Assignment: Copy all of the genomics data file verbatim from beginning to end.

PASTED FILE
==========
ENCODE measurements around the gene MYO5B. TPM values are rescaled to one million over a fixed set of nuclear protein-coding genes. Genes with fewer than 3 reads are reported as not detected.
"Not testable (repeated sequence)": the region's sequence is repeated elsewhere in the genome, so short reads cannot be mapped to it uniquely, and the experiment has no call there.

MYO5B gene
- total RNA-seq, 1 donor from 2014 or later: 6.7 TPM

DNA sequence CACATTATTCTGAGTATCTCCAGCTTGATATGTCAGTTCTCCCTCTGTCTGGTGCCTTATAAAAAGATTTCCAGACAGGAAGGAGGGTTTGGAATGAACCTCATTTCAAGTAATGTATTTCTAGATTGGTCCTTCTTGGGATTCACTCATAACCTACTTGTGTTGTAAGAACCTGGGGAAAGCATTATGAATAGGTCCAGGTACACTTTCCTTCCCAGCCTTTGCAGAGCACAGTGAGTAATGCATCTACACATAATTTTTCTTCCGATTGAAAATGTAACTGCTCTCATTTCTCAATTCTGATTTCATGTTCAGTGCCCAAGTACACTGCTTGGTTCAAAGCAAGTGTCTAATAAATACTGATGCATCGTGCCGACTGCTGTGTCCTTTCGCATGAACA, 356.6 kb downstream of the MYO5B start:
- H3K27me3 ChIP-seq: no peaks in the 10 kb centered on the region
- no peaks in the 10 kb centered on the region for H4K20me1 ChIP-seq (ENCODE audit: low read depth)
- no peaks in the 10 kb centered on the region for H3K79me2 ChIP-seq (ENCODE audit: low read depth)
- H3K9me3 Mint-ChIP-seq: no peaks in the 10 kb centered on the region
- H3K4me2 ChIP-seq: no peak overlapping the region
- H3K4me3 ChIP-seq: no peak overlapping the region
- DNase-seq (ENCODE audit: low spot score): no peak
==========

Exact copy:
ENCODE measurements around the gene MYO5B. TPM values are rescaled to one million over a fixed set of nuclear protein-coding genes. Genes with fewer than 3 reads are reported as not detected.
"Not testable (repeated sequence)": the region's sequence is repeated elsewhere in the genome, so short reads cannot be mapped to it uniquely, and the experiment has no call there.

MYO5B gene
- total RNA-seq, 1 donor from 2014 or later: 6.7 TPM

DNA sequence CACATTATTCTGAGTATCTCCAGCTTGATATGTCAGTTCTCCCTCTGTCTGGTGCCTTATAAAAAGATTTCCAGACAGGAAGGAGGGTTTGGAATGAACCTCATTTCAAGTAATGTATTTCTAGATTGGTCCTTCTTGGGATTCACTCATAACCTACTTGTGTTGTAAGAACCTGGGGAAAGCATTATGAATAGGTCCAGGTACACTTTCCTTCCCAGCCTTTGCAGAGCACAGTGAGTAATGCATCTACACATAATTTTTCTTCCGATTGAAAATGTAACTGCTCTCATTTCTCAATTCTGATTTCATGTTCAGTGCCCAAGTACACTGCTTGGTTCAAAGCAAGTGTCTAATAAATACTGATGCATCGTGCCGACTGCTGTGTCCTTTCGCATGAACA, 356.6 kb downstream of the MYO5B start:
- H3K27me3 ChIP-seq: no peaks in the 10 kb centered on the region
- no peaks in the 10 kb centered on the region for H4K20me1 ChIP-seq (ENCODE audit: low read depth)
- no peaks in the 10 kb centered on the region for H3K79me2 ChIP-seq (ENCODE audit: low read depth)
- H3K9me3 Mint-ChIP-seq: no peaks in the 10 kb centered on the region
- H3K4me2 ChIP-seq: no peak overlapping the region
- H3K4me3 ChIP-seq: no peak overlapping the region
- DNase-seq (ENCODE audit: low spot score): no peak